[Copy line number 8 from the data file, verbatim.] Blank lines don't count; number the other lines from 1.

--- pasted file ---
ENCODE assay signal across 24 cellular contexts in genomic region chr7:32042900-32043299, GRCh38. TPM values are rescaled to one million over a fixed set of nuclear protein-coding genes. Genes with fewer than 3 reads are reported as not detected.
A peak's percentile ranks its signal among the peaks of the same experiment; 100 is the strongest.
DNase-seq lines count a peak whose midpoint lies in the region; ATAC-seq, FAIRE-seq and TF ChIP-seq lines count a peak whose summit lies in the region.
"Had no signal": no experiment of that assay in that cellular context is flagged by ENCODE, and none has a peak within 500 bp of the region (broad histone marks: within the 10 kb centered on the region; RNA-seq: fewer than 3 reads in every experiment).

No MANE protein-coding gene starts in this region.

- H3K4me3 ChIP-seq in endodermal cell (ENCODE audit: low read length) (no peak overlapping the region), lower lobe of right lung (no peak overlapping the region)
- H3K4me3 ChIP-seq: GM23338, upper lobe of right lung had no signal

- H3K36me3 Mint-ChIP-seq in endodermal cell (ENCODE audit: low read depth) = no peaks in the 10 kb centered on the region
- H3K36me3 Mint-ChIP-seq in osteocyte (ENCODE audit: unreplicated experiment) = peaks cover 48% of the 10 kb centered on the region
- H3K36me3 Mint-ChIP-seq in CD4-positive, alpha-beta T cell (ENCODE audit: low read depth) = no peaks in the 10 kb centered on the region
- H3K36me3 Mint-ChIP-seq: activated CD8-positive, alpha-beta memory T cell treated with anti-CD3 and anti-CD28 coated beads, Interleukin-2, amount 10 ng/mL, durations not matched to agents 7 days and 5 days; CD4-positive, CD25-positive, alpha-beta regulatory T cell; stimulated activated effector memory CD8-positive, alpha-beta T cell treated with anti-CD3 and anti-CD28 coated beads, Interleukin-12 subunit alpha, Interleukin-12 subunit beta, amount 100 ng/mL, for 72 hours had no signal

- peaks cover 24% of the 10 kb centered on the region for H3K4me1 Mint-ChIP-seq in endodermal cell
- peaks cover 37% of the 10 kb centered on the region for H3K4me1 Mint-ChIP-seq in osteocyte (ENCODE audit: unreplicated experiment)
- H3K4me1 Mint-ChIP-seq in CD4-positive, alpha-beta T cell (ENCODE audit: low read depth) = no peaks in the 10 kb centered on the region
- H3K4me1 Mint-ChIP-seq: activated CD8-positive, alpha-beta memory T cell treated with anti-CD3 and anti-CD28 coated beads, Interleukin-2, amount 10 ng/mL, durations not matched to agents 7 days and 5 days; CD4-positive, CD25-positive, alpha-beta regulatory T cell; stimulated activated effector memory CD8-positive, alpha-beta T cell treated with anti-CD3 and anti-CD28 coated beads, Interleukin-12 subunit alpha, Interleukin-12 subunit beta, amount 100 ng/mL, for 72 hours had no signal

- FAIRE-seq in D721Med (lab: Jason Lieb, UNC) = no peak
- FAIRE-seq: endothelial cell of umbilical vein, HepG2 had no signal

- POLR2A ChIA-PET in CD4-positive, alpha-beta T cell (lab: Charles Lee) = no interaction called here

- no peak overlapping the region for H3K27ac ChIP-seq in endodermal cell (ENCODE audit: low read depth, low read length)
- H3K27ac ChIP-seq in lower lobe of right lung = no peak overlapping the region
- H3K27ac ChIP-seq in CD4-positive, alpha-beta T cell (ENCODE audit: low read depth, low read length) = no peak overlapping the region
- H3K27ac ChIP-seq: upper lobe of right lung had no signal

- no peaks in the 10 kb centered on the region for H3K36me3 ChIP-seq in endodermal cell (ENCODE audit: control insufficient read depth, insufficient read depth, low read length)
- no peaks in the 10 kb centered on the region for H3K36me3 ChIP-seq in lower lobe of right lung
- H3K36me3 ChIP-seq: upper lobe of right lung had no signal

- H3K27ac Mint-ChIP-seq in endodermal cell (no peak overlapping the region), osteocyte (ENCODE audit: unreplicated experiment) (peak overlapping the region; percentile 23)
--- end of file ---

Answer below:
- H3K36me3 Mint-ChIP-seq in endodermal cell (ENCODE audit: low read depth) = no peaks in the 10 kb centered on the region